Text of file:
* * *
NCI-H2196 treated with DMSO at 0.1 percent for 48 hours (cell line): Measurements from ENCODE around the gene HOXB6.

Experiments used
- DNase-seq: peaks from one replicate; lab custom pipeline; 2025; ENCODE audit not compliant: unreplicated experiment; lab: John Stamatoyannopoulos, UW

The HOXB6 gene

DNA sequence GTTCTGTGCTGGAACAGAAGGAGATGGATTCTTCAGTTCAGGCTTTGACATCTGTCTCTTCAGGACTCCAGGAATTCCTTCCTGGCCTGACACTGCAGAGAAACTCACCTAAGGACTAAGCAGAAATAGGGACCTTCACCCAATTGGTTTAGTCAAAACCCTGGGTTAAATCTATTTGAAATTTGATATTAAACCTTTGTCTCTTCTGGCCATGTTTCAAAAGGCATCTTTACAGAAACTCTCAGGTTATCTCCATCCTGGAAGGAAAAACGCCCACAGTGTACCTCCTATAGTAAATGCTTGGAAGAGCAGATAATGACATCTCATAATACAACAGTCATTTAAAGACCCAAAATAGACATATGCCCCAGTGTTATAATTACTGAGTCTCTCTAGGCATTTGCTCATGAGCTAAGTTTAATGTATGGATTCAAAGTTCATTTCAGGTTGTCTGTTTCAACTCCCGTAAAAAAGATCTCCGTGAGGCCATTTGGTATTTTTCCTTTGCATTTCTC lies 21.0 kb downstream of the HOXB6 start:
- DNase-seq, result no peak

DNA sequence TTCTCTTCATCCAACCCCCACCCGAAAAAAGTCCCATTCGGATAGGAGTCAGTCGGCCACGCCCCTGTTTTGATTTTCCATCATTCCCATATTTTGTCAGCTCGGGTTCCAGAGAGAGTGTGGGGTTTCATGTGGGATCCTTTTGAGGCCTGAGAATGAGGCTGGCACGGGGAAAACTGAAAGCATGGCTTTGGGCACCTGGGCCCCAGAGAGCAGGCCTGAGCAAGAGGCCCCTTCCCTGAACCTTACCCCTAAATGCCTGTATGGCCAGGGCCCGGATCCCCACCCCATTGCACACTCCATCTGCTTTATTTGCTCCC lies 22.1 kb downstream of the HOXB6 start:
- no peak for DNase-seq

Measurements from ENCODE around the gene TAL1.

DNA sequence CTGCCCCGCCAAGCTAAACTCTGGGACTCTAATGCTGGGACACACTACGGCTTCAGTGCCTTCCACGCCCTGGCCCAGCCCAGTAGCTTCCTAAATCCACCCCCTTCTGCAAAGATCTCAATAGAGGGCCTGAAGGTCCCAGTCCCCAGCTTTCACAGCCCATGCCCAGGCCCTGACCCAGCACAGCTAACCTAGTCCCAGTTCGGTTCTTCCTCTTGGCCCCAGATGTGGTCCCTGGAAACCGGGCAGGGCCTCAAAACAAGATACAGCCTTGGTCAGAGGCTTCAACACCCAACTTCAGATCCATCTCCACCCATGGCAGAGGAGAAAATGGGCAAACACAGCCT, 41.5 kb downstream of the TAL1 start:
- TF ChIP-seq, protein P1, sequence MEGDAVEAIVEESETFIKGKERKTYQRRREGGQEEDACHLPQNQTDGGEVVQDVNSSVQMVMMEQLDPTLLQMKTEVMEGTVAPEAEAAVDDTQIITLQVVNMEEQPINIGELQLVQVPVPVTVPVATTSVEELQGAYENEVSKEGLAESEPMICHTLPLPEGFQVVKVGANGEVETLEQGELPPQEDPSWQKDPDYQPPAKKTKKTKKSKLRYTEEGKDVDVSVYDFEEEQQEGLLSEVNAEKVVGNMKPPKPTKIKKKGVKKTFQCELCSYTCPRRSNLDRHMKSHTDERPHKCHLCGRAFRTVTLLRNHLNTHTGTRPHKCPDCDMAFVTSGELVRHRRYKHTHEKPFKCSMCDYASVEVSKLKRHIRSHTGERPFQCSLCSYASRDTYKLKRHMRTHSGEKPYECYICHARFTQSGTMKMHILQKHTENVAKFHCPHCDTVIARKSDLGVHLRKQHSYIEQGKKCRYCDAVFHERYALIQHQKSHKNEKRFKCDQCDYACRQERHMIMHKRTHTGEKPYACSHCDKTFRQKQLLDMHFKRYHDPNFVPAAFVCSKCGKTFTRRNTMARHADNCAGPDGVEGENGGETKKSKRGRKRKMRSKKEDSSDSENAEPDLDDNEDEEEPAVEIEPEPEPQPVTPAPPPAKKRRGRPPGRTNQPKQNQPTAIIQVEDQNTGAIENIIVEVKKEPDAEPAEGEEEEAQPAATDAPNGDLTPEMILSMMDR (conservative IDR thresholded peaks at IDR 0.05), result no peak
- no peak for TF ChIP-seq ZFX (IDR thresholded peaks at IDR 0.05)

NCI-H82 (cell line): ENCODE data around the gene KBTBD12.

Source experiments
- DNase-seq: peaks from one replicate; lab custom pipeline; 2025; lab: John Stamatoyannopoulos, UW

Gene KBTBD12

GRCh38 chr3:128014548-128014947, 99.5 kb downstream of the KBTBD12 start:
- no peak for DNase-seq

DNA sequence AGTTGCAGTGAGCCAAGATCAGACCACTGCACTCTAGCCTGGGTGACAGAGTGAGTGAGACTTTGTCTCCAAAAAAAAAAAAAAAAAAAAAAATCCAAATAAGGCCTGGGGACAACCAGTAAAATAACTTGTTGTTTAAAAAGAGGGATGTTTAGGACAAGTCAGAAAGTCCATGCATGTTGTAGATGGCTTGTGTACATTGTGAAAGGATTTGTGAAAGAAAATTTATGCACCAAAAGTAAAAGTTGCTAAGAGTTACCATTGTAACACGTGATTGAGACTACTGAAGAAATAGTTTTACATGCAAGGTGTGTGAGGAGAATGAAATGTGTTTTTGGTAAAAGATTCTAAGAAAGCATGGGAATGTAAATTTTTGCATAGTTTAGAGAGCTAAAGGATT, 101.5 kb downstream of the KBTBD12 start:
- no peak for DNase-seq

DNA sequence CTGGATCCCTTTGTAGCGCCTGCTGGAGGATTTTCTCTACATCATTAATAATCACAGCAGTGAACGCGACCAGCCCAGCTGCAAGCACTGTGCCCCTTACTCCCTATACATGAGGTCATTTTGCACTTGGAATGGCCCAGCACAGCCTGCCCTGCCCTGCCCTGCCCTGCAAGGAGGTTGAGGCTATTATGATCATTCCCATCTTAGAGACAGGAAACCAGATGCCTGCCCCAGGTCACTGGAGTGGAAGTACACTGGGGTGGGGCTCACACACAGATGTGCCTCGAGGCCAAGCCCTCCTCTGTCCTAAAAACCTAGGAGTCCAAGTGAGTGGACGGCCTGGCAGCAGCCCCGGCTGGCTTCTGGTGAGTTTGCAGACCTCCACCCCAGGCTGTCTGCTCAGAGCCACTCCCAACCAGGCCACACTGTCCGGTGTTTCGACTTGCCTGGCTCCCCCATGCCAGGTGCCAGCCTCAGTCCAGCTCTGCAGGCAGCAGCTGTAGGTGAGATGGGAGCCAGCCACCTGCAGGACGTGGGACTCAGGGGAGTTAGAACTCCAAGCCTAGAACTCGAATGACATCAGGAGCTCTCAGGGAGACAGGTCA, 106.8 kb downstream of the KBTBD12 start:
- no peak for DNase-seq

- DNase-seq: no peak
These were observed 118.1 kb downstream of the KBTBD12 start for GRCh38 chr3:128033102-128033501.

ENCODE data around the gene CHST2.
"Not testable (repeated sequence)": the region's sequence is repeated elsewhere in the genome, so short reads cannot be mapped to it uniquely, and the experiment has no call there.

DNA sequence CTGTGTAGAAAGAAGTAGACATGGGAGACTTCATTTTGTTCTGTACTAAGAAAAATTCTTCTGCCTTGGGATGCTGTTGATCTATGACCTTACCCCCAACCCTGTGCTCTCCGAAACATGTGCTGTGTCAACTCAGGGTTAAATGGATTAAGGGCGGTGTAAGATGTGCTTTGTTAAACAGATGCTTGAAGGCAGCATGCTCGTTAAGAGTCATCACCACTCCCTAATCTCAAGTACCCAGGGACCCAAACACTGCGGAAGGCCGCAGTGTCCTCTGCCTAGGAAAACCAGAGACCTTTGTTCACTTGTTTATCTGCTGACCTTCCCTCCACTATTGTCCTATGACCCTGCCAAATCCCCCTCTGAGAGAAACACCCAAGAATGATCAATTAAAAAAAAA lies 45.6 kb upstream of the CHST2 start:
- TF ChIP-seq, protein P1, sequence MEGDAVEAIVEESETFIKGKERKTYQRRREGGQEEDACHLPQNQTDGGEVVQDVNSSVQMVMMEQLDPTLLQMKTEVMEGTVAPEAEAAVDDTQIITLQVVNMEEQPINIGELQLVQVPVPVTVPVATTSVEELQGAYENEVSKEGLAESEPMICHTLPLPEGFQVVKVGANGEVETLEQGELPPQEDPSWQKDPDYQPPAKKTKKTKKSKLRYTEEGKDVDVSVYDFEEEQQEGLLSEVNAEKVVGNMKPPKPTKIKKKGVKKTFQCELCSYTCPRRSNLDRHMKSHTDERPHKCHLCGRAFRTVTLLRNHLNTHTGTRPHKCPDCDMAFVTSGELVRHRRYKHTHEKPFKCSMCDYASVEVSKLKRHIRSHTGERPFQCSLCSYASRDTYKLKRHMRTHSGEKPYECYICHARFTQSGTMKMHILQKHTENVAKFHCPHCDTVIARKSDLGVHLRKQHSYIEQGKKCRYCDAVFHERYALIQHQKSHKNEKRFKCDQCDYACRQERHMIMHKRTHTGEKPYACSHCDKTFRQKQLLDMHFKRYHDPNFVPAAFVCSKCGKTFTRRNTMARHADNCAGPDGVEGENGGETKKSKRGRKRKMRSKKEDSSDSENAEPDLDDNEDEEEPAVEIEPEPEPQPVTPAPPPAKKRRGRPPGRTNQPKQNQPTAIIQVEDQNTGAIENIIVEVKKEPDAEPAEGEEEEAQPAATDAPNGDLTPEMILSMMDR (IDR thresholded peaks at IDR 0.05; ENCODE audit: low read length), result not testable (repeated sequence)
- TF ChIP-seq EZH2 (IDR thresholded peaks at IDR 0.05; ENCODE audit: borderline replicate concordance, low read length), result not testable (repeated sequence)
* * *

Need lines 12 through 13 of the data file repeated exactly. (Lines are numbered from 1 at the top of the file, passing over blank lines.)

- no peak for TF ChIP-seq ZFX (IDR thresholded peaks at IDR 0.05)

NCI-H82 (cell line): ENCODE data around the gene KBTBD12.